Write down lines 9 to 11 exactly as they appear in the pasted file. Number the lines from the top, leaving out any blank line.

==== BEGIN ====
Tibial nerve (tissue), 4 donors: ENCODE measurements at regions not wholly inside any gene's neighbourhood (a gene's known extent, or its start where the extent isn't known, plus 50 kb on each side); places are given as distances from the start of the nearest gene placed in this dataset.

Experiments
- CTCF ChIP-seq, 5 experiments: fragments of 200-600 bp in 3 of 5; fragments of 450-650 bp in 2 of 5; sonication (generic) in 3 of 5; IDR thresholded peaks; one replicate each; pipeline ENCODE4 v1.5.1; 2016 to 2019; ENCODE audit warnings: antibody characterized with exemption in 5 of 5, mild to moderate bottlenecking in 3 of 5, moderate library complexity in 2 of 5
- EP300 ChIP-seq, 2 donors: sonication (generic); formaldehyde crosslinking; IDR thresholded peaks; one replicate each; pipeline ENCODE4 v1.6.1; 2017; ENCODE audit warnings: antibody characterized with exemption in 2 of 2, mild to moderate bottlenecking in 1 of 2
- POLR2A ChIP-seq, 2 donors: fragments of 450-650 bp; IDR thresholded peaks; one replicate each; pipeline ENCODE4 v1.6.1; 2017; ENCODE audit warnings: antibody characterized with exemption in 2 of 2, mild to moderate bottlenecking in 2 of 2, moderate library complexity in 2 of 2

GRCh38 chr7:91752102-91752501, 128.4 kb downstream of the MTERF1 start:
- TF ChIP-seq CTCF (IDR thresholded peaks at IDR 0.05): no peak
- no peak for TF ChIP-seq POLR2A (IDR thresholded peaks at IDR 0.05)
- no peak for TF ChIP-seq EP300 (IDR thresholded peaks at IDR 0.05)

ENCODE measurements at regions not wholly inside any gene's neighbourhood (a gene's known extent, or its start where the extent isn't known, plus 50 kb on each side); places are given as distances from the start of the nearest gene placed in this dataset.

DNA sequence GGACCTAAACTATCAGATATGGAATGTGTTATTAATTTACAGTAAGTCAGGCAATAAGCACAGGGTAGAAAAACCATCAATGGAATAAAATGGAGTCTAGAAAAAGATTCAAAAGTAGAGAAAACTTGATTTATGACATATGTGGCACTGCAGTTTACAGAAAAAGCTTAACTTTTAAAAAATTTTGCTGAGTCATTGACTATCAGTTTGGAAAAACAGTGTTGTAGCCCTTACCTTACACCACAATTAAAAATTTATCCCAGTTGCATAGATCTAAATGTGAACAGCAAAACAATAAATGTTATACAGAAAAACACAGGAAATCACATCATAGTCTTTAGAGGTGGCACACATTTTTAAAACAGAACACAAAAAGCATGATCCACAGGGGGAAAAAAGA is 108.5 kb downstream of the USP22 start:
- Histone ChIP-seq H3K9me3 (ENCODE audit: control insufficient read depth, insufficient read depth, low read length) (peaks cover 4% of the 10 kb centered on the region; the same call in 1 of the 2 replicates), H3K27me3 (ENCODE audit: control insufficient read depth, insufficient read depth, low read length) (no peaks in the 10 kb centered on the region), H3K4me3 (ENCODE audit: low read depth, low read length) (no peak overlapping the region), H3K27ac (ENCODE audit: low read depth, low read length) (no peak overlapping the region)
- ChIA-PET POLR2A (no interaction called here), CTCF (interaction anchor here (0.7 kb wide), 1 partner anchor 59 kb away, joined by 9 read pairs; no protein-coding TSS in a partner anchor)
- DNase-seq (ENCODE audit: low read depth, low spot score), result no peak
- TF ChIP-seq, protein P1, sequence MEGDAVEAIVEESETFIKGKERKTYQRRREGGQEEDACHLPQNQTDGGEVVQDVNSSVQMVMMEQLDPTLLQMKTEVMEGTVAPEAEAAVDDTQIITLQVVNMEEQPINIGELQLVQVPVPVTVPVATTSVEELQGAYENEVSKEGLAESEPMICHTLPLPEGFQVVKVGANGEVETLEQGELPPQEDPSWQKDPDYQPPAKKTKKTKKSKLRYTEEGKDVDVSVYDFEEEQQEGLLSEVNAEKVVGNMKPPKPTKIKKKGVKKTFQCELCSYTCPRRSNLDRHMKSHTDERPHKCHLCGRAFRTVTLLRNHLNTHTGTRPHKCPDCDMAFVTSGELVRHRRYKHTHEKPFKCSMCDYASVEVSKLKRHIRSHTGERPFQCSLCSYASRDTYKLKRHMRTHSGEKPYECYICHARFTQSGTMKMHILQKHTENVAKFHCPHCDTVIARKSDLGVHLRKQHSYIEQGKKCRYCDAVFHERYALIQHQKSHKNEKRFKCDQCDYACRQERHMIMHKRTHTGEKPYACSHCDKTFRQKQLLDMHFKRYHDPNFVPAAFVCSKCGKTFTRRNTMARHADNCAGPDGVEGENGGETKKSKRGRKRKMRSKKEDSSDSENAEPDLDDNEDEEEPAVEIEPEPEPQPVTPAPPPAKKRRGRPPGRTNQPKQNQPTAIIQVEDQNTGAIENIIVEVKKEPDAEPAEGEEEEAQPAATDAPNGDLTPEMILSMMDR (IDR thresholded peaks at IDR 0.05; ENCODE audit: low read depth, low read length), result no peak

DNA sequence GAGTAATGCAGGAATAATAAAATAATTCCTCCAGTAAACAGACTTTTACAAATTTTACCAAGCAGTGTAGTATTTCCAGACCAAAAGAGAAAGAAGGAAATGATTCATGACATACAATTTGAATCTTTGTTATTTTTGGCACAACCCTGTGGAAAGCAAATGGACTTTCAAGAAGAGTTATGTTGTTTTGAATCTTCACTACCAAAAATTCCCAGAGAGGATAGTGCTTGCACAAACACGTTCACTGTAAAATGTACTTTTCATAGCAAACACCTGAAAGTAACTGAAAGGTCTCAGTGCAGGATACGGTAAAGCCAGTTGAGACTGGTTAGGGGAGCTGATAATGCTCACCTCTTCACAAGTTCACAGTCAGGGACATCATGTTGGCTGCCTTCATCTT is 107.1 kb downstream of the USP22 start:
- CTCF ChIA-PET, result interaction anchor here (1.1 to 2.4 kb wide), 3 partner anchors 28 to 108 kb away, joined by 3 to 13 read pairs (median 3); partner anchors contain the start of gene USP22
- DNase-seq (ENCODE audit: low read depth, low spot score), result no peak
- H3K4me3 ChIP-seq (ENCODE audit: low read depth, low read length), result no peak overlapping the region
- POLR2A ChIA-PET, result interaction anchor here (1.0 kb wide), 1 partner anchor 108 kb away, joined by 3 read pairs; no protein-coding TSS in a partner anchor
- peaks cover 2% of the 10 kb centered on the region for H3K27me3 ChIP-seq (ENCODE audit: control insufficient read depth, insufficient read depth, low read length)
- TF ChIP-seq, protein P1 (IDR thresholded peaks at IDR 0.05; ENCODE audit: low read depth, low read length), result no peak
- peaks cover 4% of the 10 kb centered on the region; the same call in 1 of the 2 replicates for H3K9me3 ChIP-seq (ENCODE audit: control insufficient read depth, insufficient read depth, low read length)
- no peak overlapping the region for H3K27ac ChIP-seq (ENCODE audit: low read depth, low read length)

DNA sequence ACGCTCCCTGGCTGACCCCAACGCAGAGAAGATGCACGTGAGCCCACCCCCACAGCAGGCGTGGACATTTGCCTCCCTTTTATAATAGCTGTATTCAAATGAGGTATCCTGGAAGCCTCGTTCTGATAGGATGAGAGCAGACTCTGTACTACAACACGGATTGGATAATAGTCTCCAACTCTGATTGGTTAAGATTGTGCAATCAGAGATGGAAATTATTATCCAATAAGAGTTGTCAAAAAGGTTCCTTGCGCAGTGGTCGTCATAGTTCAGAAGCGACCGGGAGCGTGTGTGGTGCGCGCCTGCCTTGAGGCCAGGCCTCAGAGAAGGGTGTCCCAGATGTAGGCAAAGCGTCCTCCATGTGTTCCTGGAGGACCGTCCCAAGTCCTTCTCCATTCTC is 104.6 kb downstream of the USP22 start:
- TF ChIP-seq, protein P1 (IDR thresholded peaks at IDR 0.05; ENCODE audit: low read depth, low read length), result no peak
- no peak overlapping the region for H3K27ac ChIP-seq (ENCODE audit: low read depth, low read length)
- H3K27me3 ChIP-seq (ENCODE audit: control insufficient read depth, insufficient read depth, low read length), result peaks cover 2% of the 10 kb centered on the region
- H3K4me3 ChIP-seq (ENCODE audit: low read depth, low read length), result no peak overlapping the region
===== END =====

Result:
- no peak for TF ChIP-seq EP300 (IDR thresholded peaks at IDR 0.05)

ENCODE measurements at regions not wholly inside any gene's neighbourhood (a gene's known extent, or its start where the extent isn't known, plus 50 kb on each side); places are given as distances from the start of the nearest gene placed in this dataset.

DNA sequence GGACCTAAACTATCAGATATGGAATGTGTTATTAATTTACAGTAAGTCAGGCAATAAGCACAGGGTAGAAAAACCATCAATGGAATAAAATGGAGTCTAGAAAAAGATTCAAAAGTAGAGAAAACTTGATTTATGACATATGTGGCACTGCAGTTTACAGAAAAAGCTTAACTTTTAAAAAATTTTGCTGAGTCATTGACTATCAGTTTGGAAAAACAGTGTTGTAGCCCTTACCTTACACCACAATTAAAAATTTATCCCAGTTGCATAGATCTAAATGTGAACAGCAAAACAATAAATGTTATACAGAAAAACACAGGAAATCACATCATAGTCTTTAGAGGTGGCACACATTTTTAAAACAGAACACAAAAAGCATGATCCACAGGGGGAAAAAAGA is 108.5 kb downstream of the USP22 start: